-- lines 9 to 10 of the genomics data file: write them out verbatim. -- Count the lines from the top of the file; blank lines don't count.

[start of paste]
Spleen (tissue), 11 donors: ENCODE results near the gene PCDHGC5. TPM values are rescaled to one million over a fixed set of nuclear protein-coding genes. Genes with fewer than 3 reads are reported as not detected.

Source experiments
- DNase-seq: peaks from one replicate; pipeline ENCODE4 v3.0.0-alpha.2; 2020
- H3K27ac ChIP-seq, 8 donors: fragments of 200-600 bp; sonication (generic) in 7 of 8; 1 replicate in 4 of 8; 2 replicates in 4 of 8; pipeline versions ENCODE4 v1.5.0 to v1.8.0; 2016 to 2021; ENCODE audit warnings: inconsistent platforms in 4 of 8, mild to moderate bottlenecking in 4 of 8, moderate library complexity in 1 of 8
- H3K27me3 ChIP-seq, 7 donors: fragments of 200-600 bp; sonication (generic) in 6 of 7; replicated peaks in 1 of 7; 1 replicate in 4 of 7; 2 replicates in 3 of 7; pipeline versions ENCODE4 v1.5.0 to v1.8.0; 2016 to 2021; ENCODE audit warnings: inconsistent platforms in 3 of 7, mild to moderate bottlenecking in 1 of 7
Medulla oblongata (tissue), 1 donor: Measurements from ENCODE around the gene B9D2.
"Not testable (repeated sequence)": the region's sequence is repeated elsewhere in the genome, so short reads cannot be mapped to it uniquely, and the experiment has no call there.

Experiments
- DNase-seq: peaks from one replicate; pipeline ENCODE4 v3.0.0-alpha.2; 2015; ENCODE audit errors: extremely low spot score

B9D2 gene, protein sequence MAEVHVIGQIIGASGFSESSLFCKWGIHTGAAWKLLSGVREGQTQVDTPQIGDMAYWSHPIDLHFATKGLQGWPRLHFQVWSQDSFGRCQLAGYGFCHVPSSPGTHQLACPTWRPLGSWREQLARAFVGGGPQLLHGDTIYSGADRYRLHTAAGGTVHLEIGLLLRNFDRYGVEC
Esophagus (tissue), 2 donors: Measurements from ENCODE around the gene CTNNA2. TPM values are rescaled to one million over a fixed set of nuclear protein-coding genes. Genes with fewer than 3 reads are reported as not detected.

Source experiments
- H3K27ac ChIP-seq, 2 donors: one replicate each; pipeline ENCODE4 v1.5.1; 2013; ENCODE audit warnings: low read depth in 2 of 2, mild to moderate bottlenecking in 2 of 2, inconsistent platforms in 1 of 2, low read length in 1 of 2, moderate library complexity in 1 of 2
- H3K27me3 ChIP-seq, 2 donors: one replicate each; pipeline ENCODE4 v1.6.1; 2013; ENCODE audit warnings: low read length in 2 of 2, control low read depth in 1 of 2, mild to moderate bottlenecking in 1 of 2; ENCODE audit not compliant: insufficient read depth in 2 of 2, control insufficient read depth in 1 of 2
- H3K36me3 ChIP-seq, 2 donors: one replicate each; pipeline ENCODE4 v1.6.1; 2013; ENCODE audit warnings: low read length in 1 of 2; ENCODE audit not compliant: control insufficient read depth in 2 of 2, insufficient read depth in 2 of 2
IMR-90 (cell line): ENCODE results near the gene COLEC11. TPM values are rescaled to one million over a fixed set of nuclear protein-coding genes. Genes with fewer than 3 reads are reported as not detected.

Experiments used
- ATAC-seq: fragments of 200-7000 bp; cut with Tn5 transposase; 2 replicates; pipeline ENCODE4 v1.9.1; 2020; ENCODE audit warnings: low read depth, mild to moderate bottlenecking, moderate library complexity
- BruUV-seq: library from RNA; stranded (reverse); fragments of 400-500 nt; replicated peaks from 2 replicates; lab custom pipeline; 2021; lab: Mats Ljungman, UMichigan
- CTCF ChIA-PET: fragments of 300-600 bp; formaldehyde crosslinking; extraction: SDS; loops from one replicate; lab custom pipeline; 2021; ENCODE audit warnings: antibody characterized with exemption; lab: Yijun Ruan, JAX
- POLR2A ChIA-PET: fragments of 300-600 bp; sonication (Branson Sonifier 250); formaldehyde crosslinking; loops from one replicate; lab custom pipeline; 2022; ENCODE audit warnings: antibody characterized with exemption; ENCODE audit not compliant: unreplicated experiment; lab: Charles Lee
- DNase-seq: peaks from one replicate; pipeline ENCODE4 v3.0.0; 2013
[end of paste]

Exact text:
- DNase-seq: peaks from one replicate; pipeline ENCODE4 v3.0.0-alpha.2; 2015; ENCODE audit errors: extremely low spot score

B9D2 gene, protein sequence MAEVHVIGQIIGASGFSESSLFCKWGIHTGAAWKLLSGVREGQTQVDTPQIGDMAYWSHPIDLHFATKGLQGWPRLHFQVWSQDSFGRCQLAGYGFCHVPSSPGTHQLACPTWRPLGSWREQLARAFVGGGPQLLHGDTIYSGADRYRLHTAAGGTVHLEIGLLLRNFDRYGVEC